The High Cost of Funerals and How to Save Money

Do you believe there is a reason for everything?   Sometimes I do, and sometimes I don’t.  Maybe it has to do with the order of magnitude.

My debilitating car accident in 2006 in Alberta put some things in perspective about how fragile our bodies are, and how in the blink of an eye, things can change in a pretty big hurry.  So too can life as we know it, change.

My Mother died during my long recovery.  She did not take proper care to ensure her affairs were all in order.  I am still trying to resolve this, and it’s been expensive.  A friend also died, and I was in charge of getting some practical matters taken care of with respect to her body, and her Celebration of Life.  It was pretty special.

Soon it became clear that I was moving back home to the soil of where I was born.  The reasons I thought I was coming here for, changed almost immediately once I got here.  I eventually sat down with a Career Counselor to carve a path to my new future. Funeral Director popped out.  It’s not the first time, as it seems those tests always offered this as a possible career, but it was the first time that it felt right inside.

So off I went to apply to college. I had about 5 weeks at most to meet the requirements, one of which was to observe at a corporate run funeral home for a week. Of course for me it was an exploration about my comfort level and whether or not it felt like a fit for me.  What surprised me was my level of comfort around dead bodies.  I also felt a deep level of desire to be in service to those who are grieving the death of their loved one.

I felt my passion grow because I felt I had found my calling. It was clear to me that truly being in service to someone at a time that they are at their most vulnerable was something I could offer, and from my heart.

Well, as it turns out I did not become a funeral director. My spinal cord injury prevents me from being an asset to the business because I cannot lift.  As an apprentice, I would be expected to be on call to pick up bodies or to be lifting them in the prep room to embalm them so they would be presentable for the two hour window the family and friends would have to come to pay their last respects.

On a personal level, I am not a fan of embalming.  It is toxic to the person administering the procedure, and it is toxic to the environment. Not only that, it is not necessary or even legally required.

Initially I felt confused about where this would all lead.  I had found my calling, but I was not going to get hired at a funeral home because I am not able to do the work they require.

As sometimes happens in life, an opportunity presented for me to learn how to educate families to become their own funeral director.  Not only does this save the family money paying for unnecessary procedures or expensive products and options, but it also puts the experience in the family’s control.  It also opens up other options for how we can do death differently and authentically celebrate a life.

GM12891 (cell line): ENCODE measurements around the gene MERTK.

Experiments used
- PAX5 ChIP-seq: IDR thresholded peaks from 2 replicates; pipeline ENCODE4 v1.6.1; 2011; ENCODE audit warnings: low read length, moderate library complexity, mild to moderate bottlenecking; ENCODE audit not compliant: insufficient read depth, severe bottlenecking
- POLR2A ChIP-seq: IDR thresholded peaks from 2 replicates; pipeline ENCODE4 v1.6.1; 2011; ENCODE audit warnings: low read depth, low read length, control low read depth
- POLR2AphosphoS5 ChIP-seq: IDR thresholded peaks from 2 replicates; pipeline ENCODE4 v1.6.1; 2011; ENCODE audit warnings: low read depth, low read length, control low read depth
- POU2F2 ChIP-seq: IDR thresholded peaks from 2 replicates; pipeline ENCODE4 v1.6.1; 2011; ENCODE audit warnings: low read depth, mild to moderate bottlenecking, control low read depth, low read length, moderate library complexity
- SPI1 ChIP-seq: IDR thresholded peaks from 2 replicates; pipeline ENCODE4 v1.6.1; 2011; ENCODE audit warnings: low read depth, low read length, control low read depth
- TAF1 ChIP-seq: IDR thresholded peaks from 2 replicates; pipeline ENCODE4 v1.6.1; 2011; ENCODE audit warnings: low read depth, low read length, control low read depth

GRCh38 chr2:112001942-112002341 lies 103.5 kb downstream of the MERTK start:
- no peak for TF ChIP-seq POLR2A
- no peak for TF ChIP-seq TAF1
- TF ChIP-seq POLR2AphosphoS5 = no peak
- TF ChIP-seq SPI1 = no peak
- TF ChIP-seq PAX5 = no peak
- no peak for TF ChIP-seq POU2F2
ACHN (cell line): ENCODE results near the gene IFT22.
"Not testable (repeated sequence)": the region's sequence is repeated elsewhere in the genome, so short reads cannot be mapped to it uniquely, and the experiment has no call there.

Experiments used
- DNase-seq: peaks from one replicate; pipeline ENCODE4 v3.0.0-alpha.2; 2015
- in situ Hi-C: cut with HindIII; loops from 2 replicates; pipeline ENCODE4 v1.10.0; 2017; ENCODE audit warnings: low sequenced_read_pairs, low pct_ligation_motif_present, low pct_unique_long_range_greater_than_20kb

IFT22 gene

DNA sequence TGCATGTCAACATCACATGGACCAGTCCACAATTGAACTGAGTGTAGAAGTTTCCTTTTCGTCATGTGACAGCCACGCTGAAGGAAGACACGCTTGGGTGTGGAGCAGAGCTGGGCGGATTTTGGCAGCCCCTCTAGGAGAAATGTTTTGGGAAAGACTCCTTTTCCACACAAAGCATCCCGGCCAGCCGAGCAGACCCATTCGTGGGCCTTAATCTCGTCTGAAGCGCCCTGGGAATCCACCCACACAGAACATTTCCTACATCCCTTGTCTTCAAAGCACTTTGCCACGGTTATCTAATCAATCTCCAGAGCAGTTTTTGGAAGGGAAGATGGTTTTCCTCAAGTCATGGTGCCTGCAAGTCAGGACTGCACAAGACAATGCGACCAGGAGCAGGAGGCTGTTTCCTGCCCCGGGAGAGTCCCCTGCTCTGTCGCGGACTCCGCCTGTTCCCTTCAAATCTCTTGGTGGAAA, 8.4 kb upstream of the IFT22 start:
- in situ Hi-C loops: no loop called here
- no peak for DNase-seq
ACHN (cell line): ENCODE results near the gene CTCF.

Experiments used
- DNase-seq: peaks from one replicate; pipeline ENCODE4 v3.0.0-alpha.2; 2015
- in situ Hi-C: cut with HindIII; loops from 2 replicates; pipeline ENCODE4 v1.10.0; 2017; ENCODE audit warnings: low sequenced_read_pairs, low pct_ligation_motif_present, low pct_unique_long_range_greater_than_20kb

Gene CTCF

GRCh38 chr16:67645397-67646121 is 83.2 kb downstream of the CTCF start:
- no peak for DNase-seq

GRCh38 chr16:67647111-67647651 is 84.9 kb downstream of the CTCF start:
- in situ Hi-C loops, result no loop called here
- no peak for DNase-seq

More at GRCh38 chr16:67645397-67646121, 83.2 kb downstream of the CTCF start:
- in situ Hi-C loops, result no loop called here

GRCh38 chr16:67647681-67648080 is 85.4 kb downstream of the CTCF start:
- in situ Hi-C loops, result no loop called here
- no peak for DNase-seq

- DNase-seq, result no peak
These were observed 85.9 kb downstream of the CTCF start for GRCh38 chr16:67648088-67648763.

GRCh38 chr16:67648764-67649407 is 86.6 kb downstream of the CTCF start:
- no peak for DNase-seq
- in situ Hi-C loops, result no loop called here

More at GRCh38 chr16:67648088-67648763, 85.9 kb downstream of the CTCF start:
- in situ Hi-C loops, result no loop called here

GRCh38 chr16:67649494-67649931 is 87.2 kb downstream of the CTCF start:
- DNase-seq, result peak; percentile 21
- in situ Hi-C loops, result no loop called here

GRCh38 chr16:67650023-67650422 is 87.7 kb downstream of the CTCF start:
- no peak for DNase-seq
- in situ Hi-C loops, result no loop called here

Nothing confirmed this more for me then reading an article this week about a Canadian Corporation called Arbor Memorial.  They are right across Canada, as is an American Corporation called SCI.  These two companies have carved out a huge market share for themselves.

Much has been written about SCI over the years, and even captured in the once popular television series Six Feet Under.  Similar complaints have been made about SCI as were highlighted in this week’s article about Arbor Memorial.

SCI operates in Canada under the name of Dignity Memorial Canada.  They are known for buying out independent mom and pop operations, but retaining the name to give the impression it is still the same family run funeral home that has served generations by taking care of their loved ones, like a friendly “neighbor.”

Sadly there are very few actual independent funeral homes left in the Halifax area.

The truth is the services of a funeral home are needed.  Of course how needed depends on how much a family wants to do for themselves, or how comfortable they feel around a dead body.  I would say that your imagination in this case is the first obstacle, as it is in most cases not as weird as you may be thinking.

Challenging assumptions and beliefs, and being willing to spend time to find the facts are also important.

There are a lot of savings to be had when the family reclaims their right to take care of their own loved ones. In fact, unless the family wanted a cremation, the rest, generally speaking, they could do all on their own.  Of course getting up to speed on what can and cannot be done is best to do well ahead of the death.

It is important to get educated on your rights, spend time getting comfortable with the idea, and making a plan well in advance.

For me personally, unless I know the funeral director, I can’t even imagine handing over the body of my loved one to strangers. Even though I have huge respect for the work that Funeral Directors do, because of that one week observing, there are things done in funeral homes that I would not want done to my body nor want to pay for it to be done.  I don’t have to tell you what they are, there is lots on the internet that can fill in these details.

With more transparency coming to light about the funeral industry, things will change.  But in the meantime, there are lots of things families can do now to make an informed decision about end of life and death.  Step one may include contacting me for a free consultation.

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